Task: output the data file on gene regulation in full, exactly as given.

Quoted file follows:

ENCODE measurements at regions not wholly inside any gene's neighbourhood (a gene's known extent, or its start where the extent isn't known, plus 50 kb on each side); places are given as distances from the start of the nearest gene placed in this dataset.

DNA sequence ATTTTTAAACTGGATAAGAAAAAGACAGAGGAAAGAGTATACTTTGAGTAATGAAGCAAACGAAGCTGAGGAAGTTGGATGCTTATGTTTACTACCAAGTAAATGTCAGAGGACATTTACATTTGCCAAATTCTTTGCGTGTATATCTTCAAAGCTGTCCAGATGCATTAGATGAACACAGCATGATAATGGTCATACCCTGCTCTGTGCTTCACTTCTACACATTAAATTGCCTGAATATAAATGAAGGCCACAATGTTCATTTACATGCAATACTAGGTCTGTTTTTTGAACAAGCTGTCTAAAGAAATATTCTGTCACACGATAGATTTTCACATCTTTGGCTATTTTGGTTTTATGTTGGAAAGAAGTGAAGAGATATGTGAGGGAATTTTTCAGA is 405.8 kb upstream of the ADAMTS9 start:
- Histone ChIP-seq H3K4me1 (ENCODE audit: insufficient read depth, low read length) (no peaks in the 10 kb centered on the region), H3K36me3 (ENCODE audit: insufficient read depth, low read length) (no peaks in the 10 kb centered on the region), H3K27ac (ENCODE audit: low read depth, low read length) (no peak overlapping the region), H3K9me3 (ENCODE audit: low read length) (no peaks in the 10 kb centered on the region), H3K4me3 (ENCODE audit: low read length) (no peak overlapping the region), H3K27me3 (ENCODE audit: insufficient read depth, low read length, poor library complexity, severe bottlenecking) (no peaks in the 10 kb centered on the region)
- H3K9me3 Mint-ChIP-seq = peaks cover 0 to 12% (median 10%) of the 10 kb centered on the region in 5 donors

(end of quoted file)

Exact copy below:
ENCODE measurements at regions not wholly inside any gene's neighbourhood (a gene's known extent, or its start where the extent isn't known, plus 50 kb on each side); places are given as distances from the start of the nearest gene placed in this dataset.

DNA sequence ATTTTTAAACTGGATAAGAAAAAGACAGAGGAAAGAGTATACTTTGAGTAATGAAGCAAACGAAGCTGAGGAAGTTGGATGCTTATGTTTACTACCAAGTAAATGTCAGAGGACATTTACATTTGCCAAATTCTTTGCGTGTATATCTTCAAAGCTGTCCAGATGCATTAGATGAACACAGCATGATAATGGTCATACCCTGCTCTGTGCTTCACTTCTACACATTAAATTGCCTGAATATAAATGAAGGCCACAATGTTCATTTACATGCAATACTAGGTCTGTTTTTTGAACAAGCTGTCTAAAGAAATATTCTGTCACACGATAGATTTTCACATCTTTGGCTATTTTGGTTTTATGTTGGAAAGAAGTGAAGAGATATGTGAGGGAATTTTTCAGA is 405.8 kb upstream of the ADAMTS9 start:
- Histone ChIP-seq H3K4me1 (ENCODE audit: insufficient read depth, low read length) (no peaks in the 10 kb centered on the region), H3K36me3 (ENCODE audit: insufficient read depth, low read length) (no peaks in the 10 kb centered on the region), H3K27ac (ENCODE audit: low read depth, low read length) (no peak overlapping the region), H3K9me3 (ENCODE audit: low read length) (no peaks in the 10 kb centered on the region), H3K4me3 (ENCODE audit: low read length) (no peak overlapping the region), H3K27me3 (ENCODE audit: insufficient read depth, low read length, poor library complexity, severe bottlenecking) (no peaks in the 10 kb centered on the region)
- H3K9me3 Mint-ChIP-seq = peaks cover 0 to 12% (median 10%) of the 10 kb centered on the region in 5 donors